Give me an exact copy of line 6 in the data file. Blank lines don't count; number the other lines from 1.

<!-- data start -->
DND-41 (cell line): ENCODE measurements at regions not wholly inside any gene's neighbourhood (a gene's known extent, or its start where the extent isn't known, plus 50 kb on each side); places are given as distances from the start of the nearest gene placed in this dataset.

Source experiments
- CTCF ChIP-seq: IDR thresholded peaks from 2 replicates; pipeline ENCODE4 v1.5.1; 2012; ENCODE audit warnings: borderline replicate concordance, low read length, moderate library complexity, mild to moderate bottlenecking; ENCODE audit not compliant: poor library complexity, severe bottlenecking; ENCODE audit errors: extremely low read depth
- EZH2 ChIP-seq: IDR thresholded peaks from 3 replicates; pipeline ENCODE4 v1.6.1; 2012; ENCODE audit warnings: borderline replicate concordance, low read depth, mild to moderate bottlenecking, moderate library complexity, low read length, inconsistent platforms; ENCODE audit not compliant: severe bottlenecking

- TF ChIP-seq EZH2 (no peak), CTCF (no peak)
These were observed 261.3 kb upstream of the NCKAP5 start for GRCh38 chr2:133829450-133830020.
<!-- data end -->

These were observed 261.3 kb upstream of the NCKAP5 start for GRCh38 chr2:133829450-133830020.